That would put the average income somewhere around $20-30k gross, just a guestimate, that's a far cry from the touted $60k+ average wage. Or is the touted $60k+ figure a household income not individual income?

Cheers
 
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One thing I've noticed is that high income earners in general tend to overstate what an "average" wage is.

I agree Smurf. I know Uni graduates who are on under 40k with a full time job.

On the flip side, l also met a lot of people who graduated from uni in WA who went to work in the mines in a totally different field to what they had studied. Doubled their pay overnight washing dishes.
 

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That would put the average income somewhere around $20-30k gross, just a guestimate, that's a far cry from the touted $60k+ average wage. Or is the touted $60k+ figure a household income not individual income?

Cheers
The $20k and below would be age pensioners and the unemployed.
Also, the figures are 5 years old.
 
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Statistics say the "average wage earner" is somewhere around $60K.

Now, it's no secret that many people are earning much more than this, including many on over $100K. It therefore follows that many employed people are earning less than the average.

I'd like to believe that there is opportunity for everyone and to some extent there is. But how many bosses will even give an unemployed 50 year old an interview no matter what their skills and background? And who ever came up with that "over qualified" excuse to discriminate?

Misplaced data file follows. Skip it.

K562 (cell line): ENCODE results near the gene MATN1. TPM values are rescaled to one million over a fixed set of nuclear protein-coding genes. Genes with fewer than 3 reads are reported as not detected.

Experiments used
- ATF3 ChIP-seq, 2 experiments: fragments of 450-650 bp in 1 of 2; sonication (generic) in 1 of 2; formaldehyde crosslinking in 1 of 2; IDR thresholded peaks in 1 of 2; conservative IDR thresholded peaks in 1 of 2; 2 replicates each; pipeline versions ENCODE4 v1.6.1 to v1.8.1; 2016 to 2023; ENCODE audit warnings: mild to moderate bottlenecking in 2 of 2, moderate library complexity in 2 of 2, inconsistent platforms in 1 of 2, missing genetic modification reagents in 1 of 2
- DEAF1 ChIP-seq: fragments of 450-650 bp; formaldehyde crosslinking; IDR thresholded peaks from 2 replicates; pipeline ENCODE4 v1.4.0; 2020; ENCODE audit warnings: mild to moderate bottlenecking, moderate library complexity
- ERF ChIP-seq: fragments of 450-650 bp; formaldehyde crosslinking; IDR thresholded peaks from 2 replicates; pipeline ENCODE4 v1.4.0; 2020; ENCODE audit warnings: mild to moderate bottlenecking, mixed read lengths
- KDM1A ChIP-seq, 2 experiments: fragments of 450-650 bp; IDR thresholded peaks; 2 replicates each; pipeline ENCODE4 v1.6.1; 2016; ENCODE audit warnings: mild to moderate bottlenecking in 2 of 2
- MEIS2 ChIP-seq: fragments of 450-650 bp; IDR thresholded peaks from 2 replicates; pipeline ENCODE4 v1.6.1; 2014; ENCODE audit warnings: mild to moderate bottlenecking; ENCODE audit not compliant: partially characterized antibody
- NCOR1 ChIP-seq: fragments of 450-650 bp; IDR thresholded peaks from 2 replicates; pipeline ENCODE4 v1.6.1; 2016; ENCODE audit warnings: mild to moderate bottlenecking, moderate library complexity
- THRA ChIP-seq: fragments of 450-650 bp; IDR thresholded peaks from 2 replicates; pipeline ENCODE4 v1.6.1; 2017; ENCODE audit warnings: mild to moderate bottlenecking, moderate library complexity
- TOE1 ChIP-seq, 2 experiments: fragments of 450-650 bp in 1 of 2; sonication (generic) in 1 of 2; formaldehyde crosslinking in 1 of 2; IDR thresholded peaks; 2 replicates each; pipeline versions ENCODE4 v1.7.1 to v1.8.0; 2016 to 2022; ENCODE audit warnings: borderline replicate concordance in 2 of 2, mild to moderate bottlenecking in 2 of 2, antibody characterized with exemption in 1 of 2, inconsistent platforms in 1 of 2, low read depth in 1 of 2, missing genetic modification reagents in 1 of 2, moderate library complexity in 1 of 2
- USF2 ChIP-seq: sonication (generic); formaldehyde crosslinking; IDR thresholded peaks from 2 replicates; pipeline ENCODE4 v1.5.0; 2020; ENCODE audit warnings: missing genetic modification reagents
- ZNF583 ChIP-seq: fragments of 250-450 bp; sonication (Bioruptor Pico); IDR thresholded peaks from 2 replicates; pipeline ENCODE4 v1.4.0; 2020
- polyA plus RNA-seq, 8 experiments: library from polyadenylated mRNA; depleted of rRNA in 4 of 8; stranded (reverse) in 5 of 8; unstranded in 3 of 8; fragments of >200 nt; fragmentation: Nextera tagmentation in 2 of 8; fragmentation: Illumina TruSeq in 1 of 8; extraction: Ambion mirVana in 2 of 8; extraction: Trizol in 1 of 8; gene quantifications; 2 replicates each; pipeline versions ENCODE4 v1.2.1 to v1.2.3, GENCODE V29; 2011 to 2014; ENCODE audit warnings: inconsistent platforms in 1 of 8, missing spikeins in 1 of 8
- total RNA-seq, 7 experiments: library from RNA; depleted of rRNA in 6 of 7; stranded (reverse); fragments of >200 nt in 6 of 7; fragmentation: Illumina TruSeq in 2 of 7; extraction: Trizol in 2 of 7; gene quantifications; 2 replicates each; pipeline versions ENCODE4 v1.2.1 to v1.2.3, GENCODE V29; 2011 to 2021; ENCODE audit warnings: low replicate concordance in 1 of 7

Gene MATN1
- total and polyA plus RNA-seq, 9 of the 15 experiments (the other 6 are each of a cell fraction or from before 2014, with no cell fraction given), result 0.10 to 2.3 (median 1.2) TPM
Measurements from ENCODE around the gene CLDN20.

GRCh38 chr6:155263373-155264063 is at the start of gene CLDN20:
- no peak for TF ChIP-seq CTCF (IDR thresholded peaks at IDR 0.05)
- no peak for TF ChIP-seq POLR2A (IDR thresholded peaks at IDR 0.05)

There's a lot of people doing it tough out there.
 
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Really? What fields are they working in?

My first job in investment banking (this is about 8 years ago) was ~$40k/year and we were expected to work harder than Japanese beavers. I know grads in architecture don't get much; I'd be surprised if they were earning over $40k.
 
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Hours worked is another consideration and one I've always thought the income tax system should take account of.

I just can't see that it is reasonable to apply the same rate of tax to someone who earned $100K working 12 hours a day, 7 days a week versus someone earning the same money working 9 to 5 Monday to Friday. They both have the same income, but one clearly is doing it hard relative to the other.

And before anyone says otherwise, I can assure you that there are people doing 12 hours / day every day of the week. Been there, done that...

It's also a relevant consideration in the context of graduate wages. Maybe the money isn't too bad, but who will still be there at 8 pm on a regular basis? It won't be the senior staff that's for sure...
 
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Fashion industry. Small firm. Guess she is doing the hard yards now while she is young and doesn't have too many responsibilities (i.e., mortgage etc etc).

Fashion is a desirable industry to work in - therefore less $$$ on the table for employee's. They run massive margins so don't ask me how - but it's the prestige...kind of like working in an ad agency or creative...perceived fun jobs but no real $$$ in it.

Tip the scales and work in a bank - rigid/boring style work but much better pay. Have a friend who is an assistant product manager and is on 92k :confused: ...only 23 too.